In the US, every state elects a certain number of people to the House of Representatives — a number that’s based on the Census count of the state’s population. North Carolina, for instance, elects 13 House members. So North Carolina has to be divided into 13 congressional districts with roughly equal populations. In most US states, this process is controlled by the majority party in the state legislature.
Partisan gerrymandering occurs when this map-drawing process is intentionally used to benefit a particular political party — to help that party win more seats, or more easily protect the ones it has. The goal is to create many districts that will elect members of one party, and only a few that will elect members of the opposite party. You can see North Carolina’s Congressional district map below:
You’ll notice that’s not a very clean map. It’s full of bizarre shapes, weird outcroppings and sharp turns. That’s no accident. The map was drawn by North Carolina’s Republicans, and it did its job. Though Democrats won around the same amount of votes as Republicans in the state’s 2018 House races, the GOP hung on to an unchanged 10-3 majority in the state’s congressional delegation. Not a single seat flipped.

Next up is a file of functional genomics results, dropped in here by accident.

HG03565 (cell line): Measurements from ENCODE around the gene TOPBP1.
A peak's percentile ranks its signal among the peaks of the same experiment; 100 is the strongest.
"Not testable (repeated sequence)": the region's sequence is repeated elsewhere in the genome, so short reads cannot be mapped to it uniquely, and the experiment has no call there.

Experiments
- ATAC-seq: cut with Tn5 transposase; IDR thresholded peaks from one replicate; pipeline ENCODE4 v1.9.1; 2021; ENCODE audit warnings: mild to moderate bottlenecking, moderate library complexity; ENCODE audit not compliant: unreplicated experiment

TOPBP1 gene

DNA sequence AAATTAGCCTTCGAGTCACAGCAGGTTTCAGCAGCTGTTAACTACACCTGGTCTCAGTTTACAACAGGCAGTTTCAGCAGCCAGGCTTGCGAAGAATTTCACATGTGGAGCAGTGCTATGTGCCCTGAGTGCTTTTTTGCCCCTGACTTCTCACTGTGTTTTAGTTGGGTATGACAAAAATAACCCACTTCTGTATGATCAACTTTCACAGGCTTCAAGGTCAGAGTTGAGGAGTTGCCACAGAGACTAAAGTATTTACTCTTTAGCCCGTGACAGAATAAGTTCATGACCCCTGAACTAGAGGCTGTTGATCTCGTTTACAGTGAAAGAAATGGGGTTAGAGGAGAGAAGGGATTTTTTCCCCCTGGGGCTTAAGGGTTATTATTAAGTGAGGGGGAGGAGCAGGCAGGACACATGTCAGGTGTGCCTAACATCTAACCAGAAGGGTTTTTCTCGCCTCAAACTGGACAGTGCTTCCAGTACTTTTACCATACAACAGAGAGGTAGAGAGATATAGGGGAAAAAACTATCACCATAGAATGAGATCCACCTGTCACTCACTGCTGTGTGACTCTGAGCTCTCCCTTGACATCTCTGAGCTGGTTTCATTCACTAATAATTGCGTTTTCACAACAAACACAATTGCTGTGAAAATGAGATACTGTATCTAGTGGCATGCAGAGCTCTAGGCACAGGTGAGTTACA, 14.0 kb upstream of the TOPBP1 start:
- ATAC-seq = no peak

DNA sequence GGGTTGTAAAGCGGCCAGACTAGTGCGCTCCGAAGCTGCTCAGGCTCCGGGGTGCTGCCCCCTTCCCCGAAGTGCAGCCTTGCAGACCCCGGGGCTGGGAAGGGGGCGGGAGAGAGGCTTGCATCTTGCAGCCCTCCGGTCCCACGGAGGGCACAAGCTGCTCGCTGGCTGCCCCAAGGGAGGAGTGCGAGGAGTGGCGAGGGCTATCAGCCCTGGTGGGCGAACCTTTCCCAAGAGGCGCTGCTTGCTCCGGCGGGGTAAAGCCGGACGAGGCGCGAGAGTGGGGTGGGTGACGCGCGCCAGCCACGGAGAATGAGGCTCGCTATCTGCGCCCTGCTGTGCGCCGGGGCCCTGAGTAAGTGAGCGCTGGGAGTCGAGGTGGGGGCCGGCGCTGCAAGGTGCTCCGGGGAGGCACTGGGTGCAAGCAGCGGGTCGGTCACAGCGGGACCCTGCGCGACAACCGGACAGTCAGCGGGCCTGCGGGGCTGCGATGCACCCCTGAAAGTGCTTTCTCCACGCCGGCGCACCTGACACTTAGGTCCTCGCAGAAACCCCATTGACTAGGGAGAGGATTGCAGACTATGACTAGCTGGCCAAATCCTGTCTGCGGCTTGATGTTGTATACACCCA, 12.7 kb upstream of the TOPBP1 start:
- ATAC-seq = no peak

Gerrymandering can affect any legislative body that has to have districts drawn — which includes both the US House of Representatives, and every state legislature. Both parties have tended to do it when the opportunities arise. And since political power is at stake, fights over redistricting are often quite intense.
The term gerrymandering is also sometimes used to describe somewhat different redistricting scenarios. Racial gerrymandering can mean the dilution of the voting power of certain racial or demographic groups, which is usually entangled with seeking partisan advantage. And a bipartisan gerrymander is a redistricting meant to protect incumbents of both parties.
The story of how gerrymandering got its name is actually pretty interesting. You can read it here.